The work of the Xijing Men is rooted in everyday life and addresses the concerns of average individuals while simultaneously embracing and shattering nationalist frameworks by collaborating across cultural and linguistic borders. Their 2008 Xijing Olympics project has received wide international acclaim, due in part to its availability on websites such as YouTube. Formed by Chinese artist Chen Shaoxiong, Japanese artist Tsuyoshi Ozawa, and Korean artist Gimhongsok on the premise that there exists a northern capital (Beijing), a southern capital (Nanjing), and an eastern capital (Tokyo), but no western capital as of yet, The Xijing Men have taken it upon themselves to explore the option of making one. Collectively hailing from the fictional place of Xijing, their fixed attitudes towards nationhood and cultural or regional identities are overshadowed by values of plurality, multiplicity, and open-ended experimentation from the very start. Collaboration between these three artists from three different Asian countries conjures complicated notions of Asian-ness while offering a discourse centered less on the homogenizing forces of globalization than on the celebration of difference. One key to understanding the Xijing Men can be found in their method of communication. Without a common verbal language, the artists rely instead upon a mixture of broken English, physical gestures, hand-drawn sketches, and occasional handwriting (Chinese, Japanese, and Koreans all share an understanding of Chinese characters) to convey their ideas to one another. Even though they hail from different cultural background, the equalizing factor is language, with each from the very start working outside his ‘zone of comfort’ linguistically.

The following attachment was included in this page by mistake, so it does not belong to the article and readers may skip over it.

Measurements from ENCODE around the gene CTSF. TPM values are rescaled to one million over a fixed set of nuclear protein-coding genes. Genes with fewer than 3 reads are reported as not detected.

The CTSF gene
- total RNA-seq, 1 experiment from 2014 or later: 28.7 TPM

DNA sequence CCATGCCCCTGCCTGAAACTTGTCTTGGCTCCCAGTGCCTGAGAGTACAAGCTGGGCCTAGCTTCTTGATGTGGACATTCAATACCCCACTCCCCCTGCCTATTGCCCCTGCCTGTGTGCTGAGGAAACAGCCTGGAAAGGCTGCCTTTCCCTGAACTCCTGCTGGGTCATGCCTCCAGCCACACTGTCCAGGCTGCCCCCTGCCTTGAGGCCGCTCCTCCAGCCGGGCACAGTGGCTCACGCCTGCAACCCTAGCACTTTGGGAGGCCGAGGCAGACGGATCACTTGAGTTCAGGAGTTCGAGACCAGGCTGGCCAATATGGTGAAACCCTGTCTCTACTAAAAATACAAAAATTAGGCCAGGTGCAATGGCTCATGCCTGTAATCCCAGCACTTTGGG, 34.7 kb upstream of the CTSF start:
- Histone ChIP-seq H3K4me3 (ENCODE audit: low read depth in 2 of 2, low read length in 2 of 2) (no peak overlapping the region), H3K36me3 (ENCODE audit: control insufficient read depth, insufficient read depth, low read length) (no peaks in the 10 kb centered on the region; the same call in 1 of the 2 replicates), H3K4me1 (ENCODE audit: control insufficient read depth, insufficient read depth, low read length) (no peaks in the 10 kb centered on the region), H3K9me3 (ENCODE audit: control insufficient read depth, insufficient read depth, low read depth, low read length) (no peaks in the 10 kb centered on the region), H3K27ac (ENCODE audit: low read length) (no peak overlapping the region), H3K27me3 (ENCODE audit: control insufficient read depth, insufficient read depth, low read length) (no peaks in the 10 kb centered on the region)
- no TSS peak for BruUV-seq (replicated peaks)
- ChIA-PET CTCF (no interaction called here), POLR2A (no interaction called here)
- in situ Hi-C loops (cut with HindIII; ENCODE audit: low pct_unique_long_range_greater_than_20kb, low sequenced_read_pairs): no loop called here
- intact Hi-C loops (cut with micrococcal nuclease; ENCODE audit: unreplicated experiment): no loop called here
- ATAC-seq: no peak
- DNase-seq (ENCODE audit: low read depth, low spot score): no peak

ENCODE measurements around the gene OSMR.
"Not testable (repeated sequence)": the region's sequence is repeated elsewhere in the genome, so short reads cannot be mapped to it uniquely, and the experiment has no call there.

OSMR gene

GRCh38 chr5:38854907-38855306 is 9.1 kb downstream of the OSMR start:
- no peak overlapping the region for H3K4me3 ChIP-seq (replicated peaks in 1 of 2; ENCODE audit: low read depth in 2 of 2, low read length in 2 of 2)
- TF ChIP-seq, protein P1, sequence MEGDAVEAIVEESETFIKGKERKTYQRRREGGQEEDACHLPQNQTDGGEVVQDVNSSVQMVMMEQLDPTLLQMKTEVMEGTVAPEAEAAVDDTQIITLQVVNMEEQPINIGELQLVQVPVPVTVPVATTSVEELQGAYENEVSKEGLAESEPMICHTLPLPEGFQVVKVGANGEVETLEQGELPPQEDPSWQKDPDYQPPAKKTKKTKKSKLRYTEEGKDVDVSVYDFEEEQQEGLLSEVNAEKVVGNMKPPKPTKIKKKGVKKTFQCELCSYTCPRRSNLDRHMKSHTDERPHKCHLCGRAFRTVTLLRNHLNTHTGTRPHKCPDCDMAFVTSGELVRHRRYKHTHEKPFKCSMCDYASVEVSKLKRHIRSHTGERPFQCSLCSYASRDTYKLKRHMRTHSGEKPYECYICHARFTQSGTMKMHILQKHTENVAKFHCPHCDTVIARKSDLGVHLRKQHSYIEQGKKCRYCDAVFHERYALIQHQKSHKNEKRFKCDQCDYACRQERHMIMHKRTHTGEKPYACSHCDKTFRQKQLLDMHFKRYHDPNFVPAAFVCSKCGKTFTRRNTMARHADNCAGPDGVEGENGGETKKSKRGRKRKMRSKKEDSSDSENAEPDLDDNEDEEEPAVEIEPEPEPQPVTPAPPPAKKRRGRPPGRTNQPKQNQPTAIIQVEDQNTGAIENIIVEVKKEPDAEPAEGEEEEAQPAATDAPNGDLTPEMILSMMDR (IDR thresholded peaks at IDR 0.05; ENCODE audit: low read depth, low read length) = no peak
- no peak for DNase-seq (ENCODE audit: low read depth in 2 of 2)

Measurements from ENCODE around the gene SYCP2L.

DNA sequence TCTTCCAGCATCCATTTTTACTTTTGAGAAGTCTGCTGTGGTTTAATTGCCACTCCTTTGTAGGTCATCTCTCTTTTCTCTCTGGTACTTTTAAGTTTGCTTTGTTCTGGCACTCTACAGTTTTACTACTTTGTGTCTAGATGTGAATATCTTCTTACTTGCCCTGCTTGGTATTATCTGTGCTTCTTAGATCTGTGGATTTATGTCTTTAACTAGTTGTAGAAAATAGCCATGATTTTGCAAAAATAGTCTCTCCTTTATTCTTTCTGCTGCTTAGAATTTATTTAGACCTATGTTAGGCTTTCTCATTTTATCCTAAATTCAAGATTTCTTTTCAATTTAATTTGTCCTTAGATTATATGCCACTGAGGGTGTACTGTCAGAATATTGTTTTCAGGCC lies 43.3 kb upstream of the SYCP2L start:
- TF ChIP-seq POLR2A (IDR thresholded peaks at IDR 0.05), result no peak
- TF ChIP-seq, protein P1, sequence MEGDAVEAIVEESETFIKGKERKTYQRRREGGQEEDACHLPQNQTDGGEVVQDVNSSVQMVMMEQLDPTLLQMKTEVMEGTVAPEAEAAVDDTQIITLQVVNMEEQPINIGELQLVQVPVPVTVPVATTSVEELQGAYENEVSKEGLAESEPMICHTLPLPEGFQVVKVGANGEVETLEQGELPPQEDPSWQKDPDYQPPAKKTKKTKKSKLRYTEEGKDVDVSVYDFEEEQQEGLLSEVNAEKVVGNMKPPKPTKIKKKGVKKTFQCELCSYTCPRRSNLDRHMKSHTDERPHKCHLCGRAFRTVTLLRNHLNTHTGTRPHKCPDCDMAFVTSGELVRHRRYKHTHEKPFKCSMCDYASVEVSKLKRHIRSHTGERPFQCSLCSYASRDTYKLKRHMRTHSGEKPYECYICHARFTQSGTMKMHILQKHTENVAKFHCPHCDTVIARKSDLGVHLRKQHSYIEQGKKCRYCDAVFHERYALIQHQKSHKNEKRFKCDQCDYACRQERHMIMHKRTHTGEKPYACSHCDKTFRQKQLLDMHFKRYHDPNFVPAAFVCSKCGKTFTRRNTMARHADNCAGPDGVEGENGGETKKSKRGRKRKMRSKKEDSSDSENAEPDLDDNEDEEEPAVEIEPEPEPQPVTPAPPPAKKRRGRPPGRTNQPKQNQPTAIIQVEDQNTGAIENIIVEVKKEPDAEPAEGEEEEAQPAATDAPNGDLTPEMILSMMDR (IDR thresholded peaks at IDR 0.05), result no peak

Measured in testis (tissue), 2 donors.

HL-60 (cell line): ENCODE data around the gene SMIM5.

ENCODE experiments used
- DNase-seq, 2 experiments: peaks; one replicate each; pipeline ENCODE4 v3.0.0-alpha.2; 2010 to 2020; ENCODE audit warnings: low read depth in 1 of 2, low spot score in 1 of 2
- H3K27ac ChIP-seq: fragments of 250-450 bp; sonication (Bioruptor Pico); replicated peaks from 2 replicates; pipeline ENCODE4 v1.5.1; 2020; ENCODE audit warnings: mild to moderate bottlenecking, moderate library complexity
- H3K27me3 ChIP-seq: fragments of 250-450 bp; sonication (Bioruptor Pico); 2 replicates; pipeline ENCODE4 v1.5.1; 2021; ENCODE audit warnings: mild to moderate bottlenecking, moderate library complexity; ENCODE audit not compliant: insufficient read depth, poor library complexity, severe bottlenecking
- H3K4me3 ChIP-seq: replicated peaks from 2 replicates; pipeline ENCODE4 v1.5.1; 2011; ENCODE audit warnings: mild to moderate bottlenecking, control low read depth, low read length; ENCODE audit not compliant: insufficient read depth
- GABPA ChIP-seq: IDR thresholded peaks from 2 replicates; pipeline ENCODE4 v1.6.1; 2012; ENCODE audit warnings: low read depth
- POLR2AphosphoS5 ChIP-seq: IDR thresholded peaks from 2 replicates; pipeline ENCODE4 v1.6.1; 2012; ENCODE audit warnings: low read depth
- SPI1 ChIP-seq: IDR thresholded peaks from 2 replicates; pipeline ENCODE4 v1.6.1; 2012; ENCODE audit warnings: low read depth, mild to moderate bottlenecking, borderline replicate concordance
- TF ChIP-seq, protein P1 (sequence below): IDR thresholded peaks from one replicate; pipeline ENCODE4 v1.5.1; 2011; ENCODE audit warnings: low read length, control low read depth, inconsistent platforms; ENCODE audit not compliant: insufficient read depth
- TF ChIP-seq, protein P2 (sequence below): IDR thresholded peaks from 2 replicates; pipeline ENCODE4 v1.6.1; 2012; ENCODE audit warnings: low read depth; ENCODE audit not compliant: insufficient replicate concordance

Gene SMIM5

Staged in August 2008 during the official Beijing Olympic Games, Xijing Olympics presented a humorous yet provocative take on the unabashedly spectacular Olympics mania that gripped China last summer. In the outskirts of Beijing, the artist group carried out their own version, casting themselves as “athletes” and their family and friends as “audience.” Drawing from everyday objects and experiences—kicking watermelons instead of soccer balls, marathon napping, giving massages with boxing gloves, and other absurdities such as a three-way table tennis match using shoes as paddles—their version mocked the seriousness and solemnity with which the Chinese government (and by association, the Chinese public) treated the glitzy theatrics of the real Beijing Games. The Xijing Men replaced themes of winning, success, and public entertainment with modesty, simplicity, and failure. If the Games themselves constituted the supreme performance of Chinese national pride under the auspices of international diplomacy (never mind the subtext of China’s own eager aspirations to secure its position among the global superpowers), then the Xijing Olympics represented a caricature of these attitudes in which humor, playfulness, and aimlessness are injected into the highly scripted and ceremonial tone of the official games. Their antics worked to present a kind of informal locality to offset the trope of national spectacle, and in the process identified more directly with the concerns of average citizens, whose struggles to negotiate the massive transformations enveloping their way of life go largely unnoticed. The low-tech theatrics of the Xijing Olympics reflected a form of practice that is refreshingly human-scaled and attuned to the proximity of individuals rather than traditional groupings conditioned by notions of the “mass” and the “people.”